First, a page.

MAC’s Lightscapade holds a special place in my heart as a 10/10 highlighter, but I think this look requires something a little warmer than its pale champagne colour. My favoured highlighter for this Spring/Summer is Illamasqua’s Lumos from the Sculpting Duo; it’s peachy gol11304283_10152797372771128_223119123_nd tone with super-fine shimmer adds the perfect natural ‘glow’ to the skin that, together with MAC’s Harmony, makes for the ultimate ‘sun goddess’ pairing.

I apply this is all of the conventional areas (overlapping some of my warm contour), particularly focusing on the bridge of nose and the highpoints of my cheekbones using my Zoeva Luxe Highlighter Brush. Beware that Lumos is a particularly fine powder so you may need a few coats to get the glimmer you desire (it also has quite a lot of fall out, so don’t apply it whilst wearing your best white dress…I speak from experience).

Blush

I don’t feel that this look really needs a blusher as there is already plenty of warmth in the contour; all the same I opted for an blushequally bronzed, glowy looking colour just to finish the face (I guess you could use a pink or plum, but I think the ‘flushed’ cheek is more girl-next-door than beach babe).

MAC’s Cream Colour Base in Shell makes the ideal blush for this sun-kissed look; just as Harmony brings together just the right amount of pink and beige, so does Shell have the perfect blend, a iridescent rose gold. With its gorgeous glossy finish, this cream colour adds that “fresh-from-the-sea” glow to balance the matte contour. I apply it with my fingers to the apples of the cheeks, sweeping it back and upwards to join my highlight, sitting just above my contour. This product also makes for a striking yet simple eyeshadow, just dab over the lid for a super chic take on the glossy eyes trend.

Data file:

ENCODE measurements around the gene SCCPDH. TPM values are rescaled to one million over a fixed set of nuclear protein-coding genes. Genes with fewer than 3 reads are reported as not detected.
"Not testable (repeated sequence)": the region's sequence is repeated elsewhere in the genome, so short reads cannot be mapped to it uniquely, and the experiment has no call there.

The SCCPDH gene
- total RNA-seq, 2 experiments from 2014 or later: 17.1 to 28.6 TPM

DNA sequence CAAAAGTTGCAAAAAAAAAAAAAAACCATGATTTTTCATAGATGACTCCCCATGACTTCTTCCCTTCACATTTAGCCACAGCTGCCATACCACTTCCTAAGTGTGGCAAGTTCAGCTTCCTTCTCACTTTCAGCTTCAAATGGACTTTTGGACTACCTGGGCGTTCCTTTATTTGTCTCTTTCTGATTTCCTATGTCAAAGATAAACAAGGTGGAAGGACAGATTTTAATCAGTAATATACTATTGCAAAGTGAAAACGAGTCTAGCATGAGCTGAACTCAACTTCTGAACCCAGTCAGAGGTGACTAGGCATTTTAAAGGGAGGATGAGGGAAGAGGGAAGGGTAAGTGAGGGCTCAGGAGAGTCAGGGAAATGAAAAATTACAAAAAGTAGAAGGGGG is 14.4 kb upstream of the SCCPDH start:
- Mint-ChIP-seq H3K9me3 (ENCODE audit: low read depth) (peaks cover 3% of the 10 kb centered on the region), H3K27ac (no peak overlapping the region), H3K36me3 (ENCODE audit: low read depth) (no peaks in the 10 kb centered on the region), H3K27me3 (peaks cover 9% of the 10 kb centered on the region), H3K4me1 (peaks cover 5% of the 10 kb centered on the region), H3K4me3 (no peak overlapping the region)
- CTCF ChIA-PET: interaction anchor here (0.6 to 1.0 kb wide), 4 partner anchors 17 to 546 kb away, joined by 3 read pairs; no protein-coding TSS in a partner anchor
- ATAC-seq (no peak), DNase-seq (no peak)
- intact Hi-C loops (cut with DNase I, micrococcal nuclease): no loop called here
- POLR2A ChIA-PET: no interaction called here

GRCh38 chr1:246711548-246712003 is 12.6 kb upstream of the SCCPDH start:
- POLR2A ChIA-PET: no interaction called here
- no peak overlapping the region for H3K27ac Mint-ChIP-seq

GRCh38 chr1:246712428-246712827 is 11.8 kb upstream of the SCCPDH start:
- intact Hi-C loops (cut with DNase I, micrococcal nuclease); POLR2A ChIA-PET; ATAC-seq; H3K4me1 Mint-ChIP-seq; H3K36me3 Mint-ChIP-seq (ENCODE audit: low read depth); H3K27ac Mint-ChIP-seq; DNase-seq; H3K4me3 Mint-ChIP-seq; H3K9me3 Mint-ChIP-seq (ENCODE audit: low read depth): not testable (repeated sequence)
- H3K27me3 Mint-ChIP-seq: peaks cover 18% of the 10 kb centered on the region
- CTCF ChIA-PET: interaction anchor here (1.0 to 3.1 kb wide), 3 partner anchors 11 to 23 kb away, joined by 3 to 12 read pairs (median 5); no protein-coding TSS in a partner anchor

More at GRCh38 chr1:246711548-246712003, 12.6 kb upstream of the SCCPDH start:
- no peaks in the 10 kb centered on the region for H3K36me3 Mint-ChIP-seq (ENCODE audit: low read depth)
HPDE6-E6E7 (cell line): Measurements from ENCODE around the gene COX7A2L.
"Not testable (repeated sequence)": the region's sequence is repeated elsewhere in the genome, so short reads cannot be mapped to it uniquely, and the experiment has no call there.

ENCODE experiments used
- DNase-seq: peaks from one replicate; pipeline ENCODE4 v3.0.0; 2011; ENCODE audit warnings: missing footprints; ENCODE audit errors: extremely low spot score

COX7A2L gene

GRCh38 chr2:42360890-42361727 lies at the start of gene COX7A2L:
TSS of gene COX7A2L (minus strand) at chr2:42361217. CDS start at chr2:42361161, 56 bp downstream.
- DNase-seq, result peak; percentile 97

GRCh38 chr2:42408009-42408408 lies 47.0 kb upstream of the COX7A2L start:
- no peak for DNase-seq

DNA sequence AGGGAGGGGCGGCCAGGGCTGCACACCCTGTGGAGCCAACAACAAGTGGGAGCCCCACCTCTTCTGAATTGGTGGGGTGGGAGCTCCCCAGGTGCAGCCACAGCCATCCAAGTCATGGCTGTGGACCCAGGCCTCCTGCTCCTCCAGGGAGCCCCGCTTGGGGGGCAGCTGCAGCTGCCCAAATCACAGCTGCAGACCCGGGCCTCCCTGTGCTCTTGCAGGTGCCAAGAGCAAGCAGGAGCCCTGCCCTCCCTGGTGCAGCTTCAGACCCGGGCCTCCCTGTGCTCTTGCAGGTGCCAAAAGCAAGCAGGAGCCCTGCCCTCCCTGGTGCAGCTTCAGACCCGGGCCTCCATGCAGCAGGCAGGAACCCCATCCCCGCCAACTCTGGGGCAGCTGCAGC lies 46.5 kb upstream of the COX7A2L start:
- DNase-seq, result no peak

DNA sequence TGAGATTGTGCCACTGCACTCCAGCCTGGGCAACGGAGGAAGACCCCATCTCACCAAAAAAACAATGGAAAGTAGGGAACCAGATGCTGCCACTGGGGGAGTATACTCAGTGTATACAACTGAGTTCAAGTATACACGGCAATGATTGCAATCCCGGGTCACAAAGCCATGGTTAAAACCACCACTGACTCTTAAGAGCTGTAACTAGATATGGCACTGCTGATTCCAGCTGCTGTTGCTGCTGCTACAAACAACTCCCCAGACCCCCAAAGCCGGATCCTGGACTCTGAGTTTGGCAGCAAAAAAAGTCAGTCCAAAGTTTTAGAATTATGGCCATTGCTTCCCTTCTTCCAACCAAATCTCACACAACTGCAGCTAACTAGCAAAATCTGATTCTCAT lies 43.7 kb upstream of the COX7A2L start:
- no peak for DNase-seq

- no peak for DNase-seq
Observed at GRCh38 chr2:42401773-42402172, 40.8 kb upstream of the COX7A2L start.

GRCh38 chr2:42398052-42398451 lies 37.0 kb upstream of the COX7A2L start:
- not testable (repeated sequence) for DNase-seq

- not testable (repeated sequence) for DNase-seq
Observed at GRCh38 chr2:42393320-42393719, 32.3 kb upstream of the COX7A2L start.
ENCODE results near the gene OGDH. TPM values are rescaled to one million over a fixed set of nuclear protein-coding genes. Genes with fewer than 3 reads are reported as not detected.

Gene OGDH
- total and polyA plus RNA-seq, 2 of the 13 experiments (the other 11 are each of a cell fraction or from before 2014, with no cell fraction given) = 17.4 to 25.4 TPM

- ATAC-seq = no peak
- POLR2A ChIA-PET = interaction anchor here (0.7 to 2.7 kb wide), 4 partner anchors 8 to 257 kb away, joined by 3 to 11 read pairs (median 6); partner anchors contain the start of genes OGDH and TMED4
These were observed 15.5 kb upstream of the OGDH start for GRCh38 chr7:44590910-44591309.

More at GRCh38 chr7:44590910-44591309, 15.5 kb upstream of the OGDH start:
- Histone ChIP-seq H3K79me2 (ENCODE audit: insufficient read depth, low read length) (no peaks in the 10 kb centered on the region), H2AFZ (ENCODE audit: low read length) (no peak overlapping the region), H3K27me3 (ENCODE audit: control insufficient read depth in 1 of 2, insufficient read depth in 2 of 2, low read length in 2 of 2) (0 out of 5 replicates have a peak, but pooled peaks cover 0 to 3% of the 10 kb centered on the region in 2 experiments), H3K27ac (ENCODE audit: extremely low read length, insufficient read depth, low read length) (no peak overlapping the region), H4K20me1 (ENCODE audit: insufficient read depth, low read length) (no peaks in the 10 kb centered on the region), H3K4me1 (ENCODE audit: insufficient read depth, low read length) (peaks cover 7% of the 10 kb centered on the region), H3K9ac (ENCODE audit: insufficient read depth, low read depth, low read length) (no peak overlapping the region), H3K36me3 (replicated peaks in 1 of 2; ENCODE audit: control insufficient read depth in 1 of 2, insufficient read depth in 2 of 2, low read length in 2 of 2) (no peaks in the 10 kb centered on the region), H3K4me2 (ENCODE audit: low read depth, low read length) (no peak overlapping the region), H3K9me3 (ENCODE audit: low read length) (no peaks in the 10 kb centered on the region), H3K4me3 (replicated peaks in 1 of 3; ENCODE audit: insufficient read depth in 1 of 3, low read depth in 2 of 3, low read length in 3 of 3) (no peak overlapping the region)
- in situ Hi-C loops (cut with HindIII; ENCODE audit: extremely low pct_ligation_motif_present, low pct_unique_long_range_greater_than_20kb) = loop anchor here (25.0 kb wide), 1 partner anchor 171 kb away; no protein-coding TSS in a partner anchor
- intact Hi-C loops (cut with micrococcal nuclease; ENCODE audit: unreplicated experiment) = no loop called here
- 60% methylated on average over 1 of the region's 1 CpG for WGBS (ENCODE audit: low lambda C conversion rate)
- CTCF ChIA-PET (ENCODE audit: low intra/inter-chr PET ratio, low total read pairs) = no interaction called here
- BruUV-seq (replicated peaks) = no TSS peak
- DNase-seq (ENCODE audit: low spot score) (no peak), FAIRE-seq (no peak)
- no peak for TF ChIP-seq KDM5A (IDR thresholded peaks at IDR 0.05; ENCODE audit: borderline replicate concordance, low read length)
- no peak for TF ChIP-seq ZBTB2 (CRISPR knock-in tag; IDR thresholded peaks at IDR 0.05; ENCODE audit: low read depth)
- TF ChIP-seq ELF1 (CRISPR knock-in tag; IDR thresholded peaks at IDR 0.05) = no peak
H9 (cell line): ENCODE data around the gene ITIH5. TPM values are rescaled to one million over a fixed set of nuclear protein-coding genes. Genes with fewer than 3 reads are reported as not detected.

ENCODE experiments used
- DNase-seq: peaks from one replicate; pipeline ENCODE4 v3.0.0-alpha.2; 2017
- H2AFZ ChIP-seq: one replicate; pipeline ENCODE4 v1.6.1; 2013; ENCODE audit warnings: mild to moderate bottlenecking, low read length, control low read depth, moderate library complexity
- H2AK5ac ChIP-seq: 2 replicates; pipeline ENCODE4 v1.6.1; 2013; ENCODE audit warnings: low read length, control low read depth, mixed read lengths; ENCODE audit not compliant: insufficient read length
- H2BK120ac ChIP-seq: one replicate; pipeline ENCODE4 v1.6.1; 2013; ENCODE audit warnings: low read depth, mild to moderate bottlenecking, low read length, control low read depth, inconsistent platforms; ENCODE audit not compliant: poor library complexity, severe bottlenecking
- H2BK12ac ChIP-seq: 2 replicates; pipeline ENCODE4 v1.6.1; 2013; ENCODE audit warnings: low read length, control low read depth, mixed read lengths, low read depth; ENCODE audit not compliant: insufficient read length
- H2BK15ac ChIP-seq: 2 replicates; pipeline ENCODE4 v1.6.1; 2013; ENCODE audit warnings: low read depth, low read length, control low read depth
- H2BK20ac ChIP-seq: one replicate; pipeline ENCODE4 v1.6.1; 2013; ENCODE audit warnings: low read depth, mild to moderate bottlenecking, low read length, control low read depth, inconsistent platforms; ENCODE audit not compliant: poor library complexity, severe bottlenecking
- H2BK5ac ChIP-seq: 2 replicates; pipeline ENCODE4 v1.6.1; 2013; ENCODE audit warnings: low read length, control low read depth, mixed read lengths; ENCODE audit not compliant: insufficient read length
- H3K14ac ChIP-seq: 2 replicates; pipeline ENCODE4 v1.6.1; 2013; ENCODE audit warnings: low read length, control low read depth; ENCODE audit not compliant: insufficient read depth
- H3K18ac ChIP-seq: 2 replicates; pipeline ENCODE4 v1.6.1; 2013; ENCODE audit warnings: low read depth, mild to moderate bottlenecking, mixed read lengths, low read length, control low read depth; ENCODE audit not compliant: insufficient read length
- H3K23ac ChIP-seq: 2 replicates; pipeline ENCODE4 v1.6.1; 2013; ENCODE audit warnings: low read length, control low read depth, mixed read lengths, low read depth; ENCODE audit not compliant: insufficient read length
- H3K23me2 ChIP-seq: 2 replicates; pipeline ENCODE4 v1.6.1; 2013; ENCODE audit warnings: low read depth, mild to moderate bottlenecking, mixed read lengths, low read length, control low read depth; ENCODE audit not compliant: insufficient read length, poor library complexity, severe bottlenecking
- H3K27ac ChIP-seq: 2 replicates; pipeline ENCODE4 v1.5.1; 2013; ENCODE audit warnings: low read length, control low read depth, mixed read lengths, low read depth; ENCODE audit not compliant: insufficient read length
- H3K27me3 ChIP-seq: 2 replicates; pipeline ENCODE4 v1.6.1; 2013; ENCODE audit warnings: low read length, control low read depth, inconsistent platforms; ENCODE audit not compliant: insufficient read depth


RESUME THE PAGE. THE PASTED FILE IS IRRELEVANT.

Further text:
Eyes + Lips

For the look that I originally posted on Instagram, I chose a cool brown/taupe palette for my eyes and lips, using MAC’s Satin Taupe eyeshadow and LA Splash Cosmetics’ matte liquid lipstick in Ghoulish. I find that warm, deep colours can sometimes make me appear paler than usual as my skin doesn’t have the same depth of colour. So here I worked on the opposite principle: these neutral cool tones help to accentuate what warmth there is in my skin and so help me to appear more ‘tanned.’

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That being said, my favourite lipsticks to add to this base are at the other end of the ‘subtle’ spectrum. MAC’s Costa Chic or Jeffree Star’s 714 are both neon coral, a shade notable for making tans look ahhhhh-mazing. The sheer brightness of these lippies can’t help but to emphasis the warmth of your contour making even the palest of the pale appear lusciously golden (I used Costa Chic in the picture on the right above). I’ll be writing another blog post specifically on coral lipsticks so stay tuned!

Will you be ‘faking’ it this summer?

Hope you like!

Molly x

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My Custom MAC Eyeshadow Palette: Part 1

I was a few steps away from the checkout, MAC’s Warm Neutrals Palette in hand, when I thought… I actually won’t use around half of these colours. It doesn’t include any of the shadows I’ve been lusting after for a while now and, in my opinion, there are a few too many yellow-y honey shades and no “curve-ball” colours that would really mix up my every day looks. For £65, it’s a pretty steep investment in something I wouldn’t use all that much. 

So I put it back and decided to build my own custom pro palette.

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MAC eyeshadows aren’t cheap by any means (individual pans cost £10) so building your own 12 piece palette will cost just under double the price of the pre-made ones. But if being able to pick out your own shades means that you’re more likely to use them at every opportunity, the extra expense is surely worth it. 

The range of colours and finishes offered by MAC is quite overwhelming when you’re trying to choose just twelve. Whenever I visit my local store, I go into a heady daze where everything and anything is beautiful, wonderful… and affordable (eesh), which doesn’t make for easy decision making.